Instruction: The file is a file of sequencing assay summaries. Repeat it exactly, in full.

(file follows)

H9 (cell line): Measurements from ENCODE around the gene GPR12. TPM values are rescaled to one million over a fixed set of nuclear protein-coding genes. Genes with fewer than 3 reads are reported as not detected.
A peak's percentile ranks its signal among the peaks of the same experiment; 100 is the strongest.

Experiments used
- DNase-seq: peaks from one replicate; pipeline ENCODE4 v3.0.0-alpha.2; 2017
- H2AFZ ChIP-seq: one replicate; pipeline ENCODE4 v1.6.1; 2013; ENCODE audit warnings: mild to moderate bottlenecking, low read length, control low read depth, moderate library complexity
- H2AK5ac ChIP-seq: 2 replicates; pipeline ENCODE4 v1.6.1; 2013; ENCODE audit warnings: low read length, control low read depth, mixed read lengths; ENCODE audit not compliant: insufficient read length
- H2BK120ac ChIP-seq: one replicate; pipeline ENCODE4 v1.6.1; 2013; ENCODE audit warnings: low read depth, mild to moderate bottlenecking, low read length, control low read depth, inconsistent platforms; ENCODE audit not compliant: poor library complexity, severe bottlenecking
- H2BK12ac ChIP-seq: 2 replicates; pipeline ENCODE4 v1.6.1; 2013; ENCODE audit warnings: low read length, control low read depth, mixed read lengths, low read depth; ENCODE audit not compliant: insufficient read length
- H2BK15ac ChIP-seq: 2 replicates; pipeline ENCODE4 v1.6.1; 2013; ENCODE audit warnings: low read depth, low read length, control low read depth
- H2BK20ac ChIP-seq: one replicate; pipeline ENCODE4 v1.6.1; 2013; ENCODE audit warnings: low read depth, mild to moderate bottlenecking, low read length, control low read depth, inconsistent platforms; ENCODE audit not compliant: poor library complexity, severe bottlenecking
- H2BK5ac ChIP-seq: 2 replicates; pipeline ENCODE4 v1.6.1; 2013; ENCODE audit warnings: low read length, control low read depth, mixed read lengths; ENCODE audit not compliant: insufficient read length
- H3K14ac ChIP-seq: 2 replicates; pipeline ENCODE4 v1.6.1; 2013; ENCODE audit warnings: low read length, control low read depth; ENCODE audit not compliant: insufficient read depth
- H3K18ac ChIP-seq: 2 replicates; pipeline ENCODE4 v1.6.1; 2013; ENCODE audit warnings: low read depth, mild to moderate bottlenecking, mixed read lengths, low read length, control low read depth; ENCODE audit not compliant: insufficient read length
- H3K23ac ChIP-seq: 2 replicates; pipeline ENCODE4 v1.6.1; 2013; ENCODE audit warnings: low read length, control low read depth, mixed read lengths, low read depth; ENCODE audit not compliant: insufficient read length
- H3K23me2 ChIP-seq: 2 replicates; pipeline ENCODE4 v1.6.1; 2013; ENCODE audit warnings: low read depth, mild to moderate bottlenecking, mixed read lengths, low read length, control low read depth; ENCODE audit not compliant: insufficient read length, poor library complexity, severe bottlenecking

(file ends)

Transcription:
H9 (cell line): Measurements from ENCODE around the gene GPR12. TPM values are rescaled to one million over a fixed set of nuclear protein-coding genes. Genes with fewer than 3 reads are reported as not detected.
A peak's percentile ranks its signal among the peaks of the same experiment; 100 is the strongest.

Experiments used
- DNase-seq: peaks from one replicate; pipeline ENCODE4 v3.0.0-alpha.2; 2017
- H2AFZ ChIP-seq: one replicate; pipeline ENCODE4 v1.6.1; 2013; ENCODE audit warnings: mild to moderate bottlenecking, low read length, control low read depth, moderate library complexity
- H2AK5ac ChIP-seq: 2 replicates; pipeline ENCODE4 v1.6.1; 2013; ENCODE audit warnings: low read length, control low read depth, mixed read lengths; ENCODE audit not compliant: insufficient read length
- H2BK120ac ChIP-seq: one replicate; pipeline ENCODE4 v1.6.1; 2013; ENCODE audit warnings: low read depth, mild to moderate bottlenecking, low read length, control low read depth, inconsistent platforms; ENCODE audit not compliant: poor library complexity, severe bottlenecking
- H2BK12ac ChIP-seq: 2 replicates; pipeline ENCODE4 v1.6.1; 2013; ENCODE audit warnings: low read length, control low read depth, mixed read lengths, low read depth; ENCODE audit not compliant: insufficient read length
- H2BK15ac ChIP-seq: 2 replicates; pipeline ENCODE4 v1.6.1; 2013; ENCODE audit warnings: low read depth, low read length, control low read depth
- H2BK20ac ChIP-seq: one replicate; pipeline ENCODE4 v1.6.1; 2013; ENCODE audit warnings: low read depth, mild to moderate bottlenecking, low read length, control low read depth, inconsistent platforms; ENCODE audit not compliant: poor library complexity, severe bottlenecking
- H2BK5ac ChIP-seq: 2 replicates; pipeline ENCODE4 v1.6.1; 2013; ENCODE audit warnings: low read length, control low read depth, mixed read lengths; ENCODE audit not compliant: insufficient read length
- H3K14ac ChIP-seq: 2 replicates; pipeline ENCODE4 v1.6.1; 2013; ENCODE audit warnings: low read length, control low read depth; ENCODE audit not compliant: insufficient read depth
- H3K18ac ChIP-seq: 2 replicates; pipeline ENCODE4 v1.6.1; 2013; ENCODE audit warnings: low read depth, mild to moderate bottlenecking, mixed read lengths, low read length, control low read depth; ENCODE audit not compliant: insufficient read length
- H3K23ac ChIP-seq: 2 replicates; pipeline ENCODE4 v1.6.1; 2013; ENCODE audit warnings: low read length, control low read depth, mixed read lengths, low read depth; ENCODE audit not compliant: insufficient read length
- H3K23me2 ChIP-seq: 2 replicates; pipeline ENCODE4 v1.6.1; 2013; ENCODE audit warnings: low read depth, mild to moderate bottlenecking, mixed read lengths, low read length, control low read depth; ENCODE audit not compliant: insufficient read length, poor library complexity, severe bottlenecking